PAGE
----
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Working more but for less pay? It might be time to pivot

Chris Mackay is the owner of Sackville, N.B.-based Tantramar Interactive Inc.

Christopher Mackay

THE CHALLENGE

As the owner of Sackville, N.B.-based Tantramar Interactive Inc., Chris Mackay had seen many changes in the technological landscape of his website development business. With the availability of off-the-shelf content management systems (CMS), developers were focusing less on mundane coding and more on the user interface and strategic design of the website.

Although Mr. Mackay's clients claimed that they wanted to use a CMS, which granted them flexibility to customize their own websites, most of them found it easier to simply continue sending update material directly through him.

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As a result, Mr. Mackay found himself spending additional time editing language and content, realigning website information, moving stuff around on the website to maximize impact, etc. Since his business model did not allow him to charge clients for these additional services, he had to find a solution to monetize these value-added service.

THE BACKGROUND

In 1986, Mr. Mackay joined Mount Allison University's English department but soon switched to Physics and later to Psychology, graduating in 1991 with a BA degree. Because of his eclectic interests, he decided to stay back after graduation and complete one year of Fine Arts. Soon after, Dr. Bob Hawkes, one of his Physics professors, invited him to join a new project developing compact disc content for an Introduction to Astronomy course. He also started teaching as a part-time faculty member at the university.

Over the next several years, with the growth and adoption of the Internet and web content, he found a lucrative opportunity to work as a freelance consultant developing web pages for various advertising agencies, corporations and government sector entities.

In the fall of 1987, Tantramar Interactive was formally established and soon garnered a roster of clients from across the public and private sectors. The company grew and at its peak employed six people in 2005. This was followed by a downsizing which saw a move from having full-time staff to contracting out work as and when needed to a group of specialists.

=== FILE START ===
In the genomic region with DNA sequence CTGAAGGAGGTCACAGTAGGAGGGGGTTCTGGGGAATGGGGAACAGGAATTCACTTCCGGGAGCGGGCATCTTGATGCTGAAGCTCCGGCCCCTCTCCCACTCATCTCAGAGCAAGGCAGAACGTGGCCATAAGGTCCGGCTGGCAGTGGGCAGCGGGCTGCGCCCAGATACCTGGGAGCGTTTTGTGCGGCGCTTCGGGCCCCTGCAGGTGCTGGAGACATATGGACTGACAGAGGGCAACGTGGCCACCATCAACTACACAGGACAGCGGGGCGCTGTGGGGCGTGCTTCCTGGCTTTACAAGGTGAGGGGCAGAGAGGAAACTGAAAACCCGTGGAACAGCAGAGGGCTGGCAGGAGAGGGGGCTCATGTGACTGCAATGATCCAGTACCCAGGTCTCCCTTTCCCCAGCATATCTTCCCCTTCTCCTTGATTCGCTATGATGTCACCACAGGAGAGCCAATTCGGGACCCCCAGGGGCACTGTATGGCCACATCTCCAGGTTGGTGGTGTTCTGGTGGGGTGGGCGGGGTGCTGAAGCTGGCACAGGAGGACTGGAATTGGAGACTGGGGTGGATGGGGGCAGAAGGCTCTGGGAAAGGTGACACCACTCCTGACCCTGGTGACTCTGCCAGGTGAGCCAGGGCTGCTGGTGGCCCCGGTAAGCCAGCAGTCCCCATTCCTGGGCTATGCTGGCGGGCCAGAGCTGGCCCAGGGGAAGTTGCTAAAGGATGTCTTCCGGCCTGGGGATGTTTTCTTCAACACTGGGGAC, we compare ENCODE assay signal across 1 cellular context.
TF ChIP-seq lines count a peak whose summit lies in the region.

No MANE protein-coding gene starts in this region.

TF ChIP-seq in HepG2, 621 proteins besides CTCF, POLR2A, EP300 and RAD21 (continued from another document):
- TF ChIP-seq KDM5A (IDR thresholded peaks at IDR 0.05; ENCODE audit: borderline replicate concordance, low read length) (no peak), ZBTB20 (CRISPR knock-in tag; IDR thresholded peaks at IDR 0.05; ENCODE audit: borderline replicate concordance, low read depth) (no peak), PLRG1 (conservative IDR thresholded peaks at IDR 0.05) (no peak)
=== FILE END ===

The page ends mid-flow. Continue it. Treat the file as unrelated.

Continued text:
THE SOLUTION

Mr. Mackay knew that he could not continue providing a suite of services to his clients without charging for them. He also realized that the work was neither rewarding nor profitable.

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His solution was to start educating his clients on the value he was providing in terms of the curb appeal of their website, search engine optimization, delivery across desktop and mobile platforms and communication strategy. He re-focused his offering to providing content management strategy advice to his clients.

THE RESULT

It's been six months since Mr. Mackay pivoted his business model. The existing clients have responded well to his changed direction as they realize the value of the additional services that he was providing all along and are happy to continue with the relationship. The shift has also allowed him to start marketing to niche clients who are looking for such a value added and customized service. On a personal note, he's enjoying the fact that he's able to focus on work that he finds rewarding, satisfying and valuable to his clients.

Nauman Farooqi is a professor and head of the department of commerce in the Ron Joyce Centre for Business Studies of Mount Allison University.

This is the latest in a regular series of case studies by a rotating group of business professors from across the country. They appear every Friday on the Report on Small Business website.

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